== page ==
explains that it is the best the house yields, whereupon the other
immediately depreciates it, saying affectedly: Had you it in the
house? I thought it had been your own: 'tis not so good now as I took
it for! Another writer of this time speaks of one pipe of tobacco
sufficing three or four men at once.

The rich young gallant carried about with him his tobacco apparatus
(often of gold or silver) in the form of tobacco-box,
tobacco-tongs--wherewith to lift a live coal to light his pipe, ladle
for the cold snuffe into the nosthrill, and priming-iron. Sometimes
the tobacco-box was of ivory; and occasionally a gallant would have
looking-glass set in his box, so that when he took it out to obtain
tobacco, he could at the same time have a view of his own delectable
person. When our gallant went to dine at the ordinary, according to
the custom of the time, he brought out these possessions, and smoked
while the dinner was being served. Before dinner, after taking a few
turns up and down Paul's Walk in the old cathedral, he might look into
the booksellers' shops, and, pipe in mouth, inquire for the most
recent attack upon the divine weed--the contemporary tobacco
literature was abundant--or drop into an apothecary's, which was
usually a tobacco-shop also, and there meet his fellow-smokers.

In the afternoon the gallant might attend what Dekker calls a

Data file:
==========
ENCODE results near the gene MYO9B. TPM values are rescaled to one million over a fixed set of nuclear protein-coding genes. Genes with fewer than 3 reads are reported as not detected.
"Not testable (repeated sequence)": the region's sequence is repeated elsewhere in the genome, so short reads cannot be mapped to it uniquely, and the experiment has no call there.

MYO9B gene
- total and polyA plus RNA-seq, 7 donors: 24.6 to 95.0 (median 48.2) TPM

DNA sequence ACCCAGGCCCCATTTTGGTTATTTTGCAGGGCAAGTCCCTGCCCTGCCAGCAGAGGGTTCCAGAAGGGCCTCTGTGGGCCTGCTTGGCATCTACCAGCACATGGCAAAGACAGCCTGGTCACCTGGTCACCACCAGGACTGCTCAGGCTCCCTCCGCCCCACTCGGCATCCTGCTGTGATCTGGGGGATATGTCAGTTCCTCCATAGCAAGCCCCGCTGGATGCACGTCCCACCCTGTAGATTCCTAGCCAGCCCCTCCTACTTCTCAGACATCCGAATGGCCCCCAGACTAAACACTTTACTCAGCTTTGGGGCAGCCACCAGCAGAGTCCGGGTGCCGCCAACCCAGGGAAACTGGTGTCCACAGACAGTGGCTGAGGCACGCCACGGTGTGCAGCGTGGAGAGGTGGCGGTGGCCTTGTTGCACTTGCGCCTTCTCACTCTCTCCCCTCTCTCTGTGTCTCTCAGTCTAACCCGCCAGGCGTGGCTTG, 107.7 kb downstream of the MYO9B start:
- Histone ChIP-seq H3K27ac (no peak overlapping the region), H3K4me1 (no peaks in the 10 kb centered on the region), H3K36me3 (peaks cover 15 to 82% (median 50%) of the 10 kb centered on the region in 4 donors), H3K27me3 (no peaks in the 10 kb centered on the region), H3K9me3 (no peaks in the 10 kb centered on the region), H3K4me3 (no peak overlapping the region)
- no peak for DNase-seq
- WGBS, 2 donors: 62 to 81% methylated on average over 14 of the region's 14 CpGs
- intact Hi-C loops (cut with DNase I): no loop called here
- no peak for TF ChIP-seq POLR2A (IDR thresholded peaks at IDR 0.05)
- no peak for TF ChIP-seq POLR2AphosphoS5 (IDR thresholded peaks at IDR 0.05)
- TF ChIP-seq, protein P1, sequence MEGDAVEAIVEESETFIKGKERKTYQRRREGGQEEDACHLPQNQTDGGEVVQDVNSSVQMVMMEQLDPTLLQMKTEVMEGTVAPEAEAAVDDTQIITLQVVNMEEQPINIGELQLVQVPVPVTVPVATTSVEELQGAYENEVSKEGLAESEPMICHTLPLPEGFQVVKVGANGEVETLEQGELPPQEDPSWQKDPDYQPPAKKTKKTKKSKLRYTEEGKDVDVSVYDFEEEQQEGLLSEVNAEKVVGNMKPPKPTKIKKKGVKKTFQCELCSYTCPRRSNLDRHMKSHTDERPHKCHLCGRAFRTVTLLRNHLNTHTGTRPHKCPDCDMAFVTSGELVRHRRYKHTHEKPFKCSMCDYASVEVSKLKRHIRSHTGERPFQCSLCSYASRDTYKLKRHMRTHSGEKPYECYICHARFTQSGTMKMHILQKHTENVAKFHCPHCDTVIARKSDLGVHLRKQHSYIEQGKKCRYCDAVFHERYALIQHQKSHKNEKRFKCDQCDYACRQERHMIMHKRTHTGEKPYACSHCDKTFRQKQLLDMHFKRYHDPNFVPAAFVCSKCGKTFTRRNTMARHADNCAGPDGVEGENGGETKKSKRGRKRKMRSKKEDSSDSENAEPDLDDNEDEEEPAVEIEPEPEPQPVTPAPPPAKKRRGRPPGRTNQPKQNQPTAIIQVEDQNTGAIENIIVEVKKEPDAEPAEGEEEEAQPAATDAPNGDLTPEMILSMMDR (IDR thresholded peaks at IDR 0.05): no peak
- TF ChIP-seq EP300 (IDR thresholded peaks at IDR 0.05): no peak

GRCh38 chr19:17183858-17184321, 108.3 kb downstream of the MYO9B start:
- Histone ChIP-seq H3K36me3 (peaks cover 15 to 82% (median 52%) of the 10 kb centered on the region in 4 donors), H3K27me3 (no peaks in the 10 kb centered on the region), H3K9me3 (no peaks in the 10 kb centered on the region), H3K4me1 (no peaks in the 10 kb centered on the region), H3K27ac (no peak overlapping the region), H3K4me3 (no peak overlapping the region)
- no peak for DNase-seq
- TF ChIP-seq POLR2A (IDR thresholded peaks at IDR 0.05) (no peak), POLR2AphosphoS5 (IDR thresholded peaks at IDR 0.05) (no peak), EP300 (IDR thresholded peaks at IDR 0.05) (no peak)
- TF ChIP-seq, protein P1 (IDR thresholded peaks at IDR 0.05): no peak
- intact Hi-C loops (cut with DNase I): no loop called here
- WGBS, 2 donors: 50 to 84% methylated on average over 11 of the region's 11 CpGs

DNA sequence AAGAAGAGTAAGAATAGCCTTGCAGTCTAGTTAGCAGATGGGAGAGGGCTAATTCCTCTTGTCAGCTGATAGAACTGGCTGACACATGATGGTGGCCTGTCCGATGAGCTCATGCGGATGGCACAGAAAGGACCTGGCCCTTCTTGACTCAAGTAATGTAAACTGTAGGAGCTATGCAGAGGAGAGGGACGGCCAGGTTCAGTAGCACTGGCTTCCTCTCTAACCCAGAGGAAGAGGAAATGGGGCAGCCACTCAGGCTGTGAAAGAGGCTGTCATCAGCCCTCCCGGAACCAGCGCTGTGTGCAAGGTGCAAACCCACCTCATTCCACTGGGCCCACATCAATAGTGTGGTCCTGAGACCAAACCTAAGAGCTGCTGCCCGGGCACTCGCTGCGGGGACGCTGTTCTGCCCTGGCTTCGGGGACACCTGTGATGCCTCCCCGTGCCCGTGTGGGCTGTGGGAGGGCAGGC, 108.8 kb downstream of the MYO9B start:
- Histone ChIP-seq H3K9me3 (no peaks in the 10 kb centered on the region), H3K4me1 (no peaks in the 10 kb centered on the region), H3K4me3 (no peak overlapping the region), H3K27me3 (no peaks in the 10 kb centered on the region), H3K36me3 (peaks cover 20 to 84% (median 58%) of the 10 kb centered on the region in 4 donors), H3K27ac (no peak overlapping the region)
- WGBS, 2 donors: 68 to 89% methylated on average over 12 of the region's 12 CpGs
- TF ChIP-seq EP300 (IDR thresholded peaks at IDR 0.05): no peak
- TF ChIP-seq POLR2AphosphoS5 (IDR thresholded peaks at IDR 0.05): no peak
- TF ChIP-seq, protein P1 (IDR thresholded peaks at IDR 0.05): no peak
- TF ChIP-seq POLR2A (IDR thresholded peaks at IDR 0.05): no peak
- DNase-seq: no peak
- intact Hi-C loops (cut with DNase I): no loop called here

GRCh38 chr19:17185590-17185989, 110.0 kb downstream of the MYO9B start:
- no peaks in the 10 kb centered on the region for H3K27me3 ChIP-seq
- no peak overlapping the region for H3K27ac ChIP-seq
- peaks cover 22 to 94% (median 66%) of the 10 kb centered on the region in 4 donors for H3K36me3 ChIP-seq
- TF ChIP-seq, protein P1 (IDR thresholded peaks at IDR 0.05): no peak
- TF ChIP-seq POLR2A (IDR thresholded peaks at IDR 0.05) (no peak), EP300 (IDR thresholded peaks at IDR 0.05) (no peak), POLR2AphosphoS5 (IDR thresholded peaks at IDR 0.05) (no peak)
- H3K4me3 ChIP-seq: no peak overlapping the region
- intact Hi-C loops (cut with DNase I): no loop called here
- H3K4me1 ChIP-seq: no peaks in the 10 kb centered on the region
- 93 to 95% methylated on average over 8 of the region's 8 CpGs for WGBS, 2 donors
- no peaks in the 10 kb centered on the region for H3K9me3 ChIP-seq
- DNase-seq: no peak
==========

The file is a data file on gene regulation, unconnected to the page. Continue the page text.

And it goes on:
Tobacco-ordinary, by which may possibly have been meant a
smoking-club, or, more probably, the gathering after dinner at one of
the many ordinaries in the neighbourhood of St. Paul's Cathedral of
tobacconists, as smokers were then called, to discuss the merits of
their respective pipes, and of the various kinds of tobacco--whether
your Cane or your Pudding be sweetest.

Of course he often bragged, like Julio in Day's Law Trickes:
Tobacco? the best in Europe, 't cost me ten Crownes an ounce, by this

An amusing example of the bragging tobacconist is pictured for us in
Ben Jonson's Bobadil. Bobadil may perhaps be somewhat of an
exaggerated caricature, but it is probable that the dramatist in
drawing him simply exaggerated the characteristic traits of many
smokers of the day. This hero, drawing tobacco from his pocket,
declares that it is all that is left of seven pounds which he had
bought only yesterday was seven-night. A consumption of seven pounds
of tobacco in eight days is a pretty tall order! Then he goes on to
brag of its quality--your right Trinidado--and to assert that he had
been in the Indies, where the herb grows, and where he himself and a
dozen other gentlemen had for the space of one-and-twenty weeks known
no other nutriment than the fume of tobacco. This again was tolerably
steep even for this Falstaff-like braggart. He continues with more
bombast in praise of the medicinal virtues of the herb--virtues which
were then very firmly and widely believed in--and is replied to by
Cob, the anti-tobacconist, who, with equal exaggeration on the other
side, denounces tobacco, and declares that four people had died in one
house from the use of it in the preceding week, and that one had
voided a bushel of soot!

The properly accomplished gallant not only professed to be curiously